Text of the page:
The meaning of Shoeless Joe may not be immediately clear to readers: Why should they care if Shoeless Joe Jackson and seven other dead members of the 1919 White Sox get the opportunity to play baseball once again, or if Ray Kinsella succeeds in persuading J. D. Salinger that he should resume writing fiction? Readers gradually come to the realization, however, that the main themes of Shoeless Joe are not associated with baseball but rather with death and individuals’ attempts to deal with the past. Like all people, Ray Kinsella wishes that he could change his past and have a final conversation with his late father. Readers know that this is impossible; nevertheless, they wish that reality could correspond to one’s dreams.
When he first hears the voice telling him “If you build it, he will come” and “Ease his pain,” Ray Kinsella assumes that the voice is referring only to Shoeless Joe Jackson, and he builds only a left field because Shoeless Joe was a left fielder. He believes that this will “ease the pain” of Shoeless Joe, who was banned for life by Commissioner Kenesaw Mountain Landis from the sport that had brought him so much happiness. Although quite beautiful and green, Ray’s left field is not a complete baseball field, and, when Shoeless Joe arrives, he persuades Ray that there are other players who would like to play; Ray then builds a complete baseball field. He also discovers that only those who believe in the miraculous happenings on his baseball diamond see the ghostly players and learn anything from them. Ray’s brother-in-law, Mark, who thinks only of all the money that could be made...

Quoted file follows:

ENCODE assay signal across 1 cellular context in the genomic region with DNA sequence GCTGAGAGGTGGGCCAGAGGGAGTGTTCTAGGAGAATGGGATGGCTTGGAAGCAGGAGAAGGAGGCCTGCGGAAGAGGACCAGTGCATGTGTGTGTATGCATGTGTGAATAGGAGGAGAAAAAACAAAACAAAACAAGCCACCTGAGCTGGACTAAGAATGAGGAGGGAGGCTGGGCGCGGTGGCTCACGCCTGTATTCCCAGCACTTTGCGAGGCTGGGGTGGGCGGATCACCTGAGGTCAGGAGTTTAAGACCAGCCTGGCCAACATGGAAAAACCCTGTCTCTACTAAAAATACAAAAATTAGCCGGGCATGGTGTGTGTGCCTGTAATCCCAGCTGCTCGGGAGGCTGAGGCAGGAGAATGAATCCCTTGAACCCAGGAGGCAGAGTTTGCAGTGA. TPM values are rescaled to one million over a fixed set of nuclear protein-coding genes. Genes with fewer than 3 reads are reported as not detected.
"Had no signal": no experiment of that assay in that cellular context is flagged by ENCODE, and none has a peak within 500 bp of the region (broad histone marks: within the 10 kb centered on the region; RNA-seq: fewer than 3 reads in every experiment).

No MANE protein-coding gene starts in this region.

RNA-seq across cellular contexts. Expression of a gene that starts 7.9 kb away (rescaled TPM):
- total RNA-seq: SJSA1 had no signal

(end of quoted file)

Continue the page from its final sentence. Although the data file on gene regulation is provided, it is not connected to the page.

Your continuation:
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Shoeless Joe Jackson Research Paper
In 1919 the Major League Baseball World Series was played between the Chicago White Sox and the Cincinnati Reds. The White Sox were 5:1 favorites over Cincinnati, the story of the World Series would be forever be known as the darkest day in the history of baseball. The series would forever be known as the Black Sox Scandal of 1919. The White Sox lost the series five games to three. Rumors circulated that the series had been thrown. White Sox players had been given money in return for sub-par performances. Eight men were implicated as conspirators in the fix. Among the conspirators implicated in the scandal was a man by the name of "Shoeless Joe" Jackson. Jackson was a future hall of fame. His performance in the 1919 series was superb; however, he was one of the eight players of the White Sox to be banned for life from professional baseball. The lifetime banishment ended the careers of the eight men, and Jackson could never be allowed as a member of the hall of fame. This has led to many debates as to whether or not Jackson was among the seven other men who threw the World Series.__________________________________________________________